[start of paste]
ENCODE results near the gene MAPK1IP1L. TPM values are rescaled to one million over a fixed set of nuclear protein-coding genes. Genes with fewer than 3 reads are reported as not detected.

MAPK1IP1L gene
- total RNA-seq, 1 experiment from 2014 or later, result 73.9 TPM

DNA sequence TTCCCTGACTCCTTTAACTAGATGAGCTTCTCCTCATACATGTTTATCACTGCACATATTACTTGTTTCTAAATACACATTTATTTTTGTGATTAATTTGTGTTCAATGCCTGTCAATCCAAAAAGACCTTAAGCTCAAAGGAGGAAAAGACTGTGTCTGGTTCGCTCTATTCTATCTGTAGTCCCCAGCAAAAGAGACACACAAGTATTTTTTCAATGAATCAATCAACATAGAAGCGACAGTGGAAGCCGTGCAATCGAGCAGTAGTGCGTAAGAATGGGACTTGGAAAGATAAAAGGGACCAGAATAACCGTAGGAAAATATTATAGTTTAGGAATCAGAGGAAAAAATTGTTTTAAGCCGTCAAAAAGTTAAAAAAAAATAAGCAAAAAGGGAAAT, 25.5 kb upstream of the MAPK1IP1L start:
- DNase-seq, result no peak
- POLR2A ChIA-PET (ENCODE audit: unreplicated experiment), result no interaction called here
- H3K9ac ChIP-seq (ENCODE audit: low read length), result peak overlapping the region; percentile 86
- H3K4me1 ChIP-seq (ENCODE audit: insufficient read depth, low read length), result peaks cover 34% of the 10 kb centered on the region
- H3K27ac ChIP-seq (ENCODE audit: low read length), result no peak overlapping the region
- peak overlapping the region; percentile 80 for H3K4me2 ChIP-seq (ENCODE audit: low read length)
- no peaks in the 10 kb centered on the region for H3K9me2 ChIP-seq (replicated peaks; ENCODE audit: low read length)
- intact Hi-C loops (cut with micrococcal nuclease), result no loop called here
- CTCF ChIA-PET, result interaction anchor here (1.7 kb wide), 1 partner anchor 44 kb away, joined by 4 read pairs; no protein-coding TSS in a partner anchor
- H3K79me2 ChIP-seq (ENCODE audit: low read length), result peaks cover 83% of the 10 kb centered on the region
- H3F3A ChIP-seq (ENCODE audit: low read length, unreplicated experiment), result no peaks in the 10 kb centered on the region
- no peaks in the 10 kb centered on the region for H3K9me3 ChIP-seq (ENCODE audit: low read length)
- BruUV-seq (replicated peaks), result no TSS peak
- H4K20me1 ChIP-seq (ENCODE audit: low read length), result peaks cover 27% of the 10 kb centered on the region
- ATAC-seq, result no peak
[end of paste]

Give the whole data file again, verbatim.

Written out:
ENCODE results near the gene MAPK1IP1L. TPM values are rescaled to one million over a fixed set of nuclear protein-coding genes. Genes with fewer than 3 reads are reported as not detected.

MAPK1IP1L gene
- total RNA-seq, 1 experiment from 2014 or later, result 73.9 TPM

DNA sequence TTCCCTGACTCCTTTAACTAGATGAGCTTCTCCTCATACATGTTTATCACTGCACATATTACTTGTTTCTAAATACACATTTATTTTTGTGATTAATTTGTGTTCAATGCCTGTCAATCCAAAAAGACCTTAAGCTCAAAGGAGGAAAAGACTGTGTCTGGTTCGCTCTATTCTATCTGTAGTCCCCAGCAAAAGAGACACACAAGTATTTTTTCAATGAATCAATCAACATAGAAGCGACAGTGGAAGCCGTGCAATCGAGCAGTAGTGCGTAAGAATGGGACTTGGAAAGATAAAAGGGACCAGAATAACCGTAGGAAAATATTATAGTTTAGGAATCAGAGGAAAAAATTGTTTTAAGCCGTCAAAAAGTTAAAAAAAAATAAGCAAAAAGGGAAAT, 25.5 kb upstream of the MAPK1IP1L start:
- DNase-seq, result no peak
- POLR2A ChIA-PET (ENCODE audit: unreplicated experiment), result no interaction called here
- H3K9ac ChIP-seq (ENCODE audit: low read length), result peak overlapping the region; percentile 86
- H3K4me1 ChIP-seq (ENCODE audit: insufficient read depth, low read length), result peaks cover 34% of the 10 kb centered on the region
- H3K27ac ChIP-seq (ENCODE audit: low read length), result no peak overlapping the region
- peak overlapping the region; percentile 80 for H3K4me2 ChIP-seq (ENCODE audit: low read length)
- no peaks in the 10 kb centered on the region for H3K9me2 ChIP-seq (replicated peaks; ENCODE audit: low read length)
- intact Hi-C loops (cut with micrococcal nuclease), result no loop called here
- CTCF ChIA-PET, result interaction anchor here (1.7 kb wide), 1 partner anchor 44 kb away, joined by 4 read pairs; no protein-coding TSS in a partner anchor
- H3K79me2 ChIP-seq (ENCODE audit: low read length), result peaks cover 83% of the 10 kb centered on the region
- H3F3A ChIP-seq (ENCODE audit: low read length, unreplicated experiment), result no peaks in the 10 kb centered on the region
- no peaks in the 10 kb centered on the region for H3K9me3 ChIP-seq (ENCODE audit: low read length)
- BruUV-seq (replicated peaks), result no TSS peak
- H4K20me1 ChIP-seq (ENCODE audit: low read length), result peaks cover 27% of the 10 kb centered on the region
- ATAC-seq, result no peak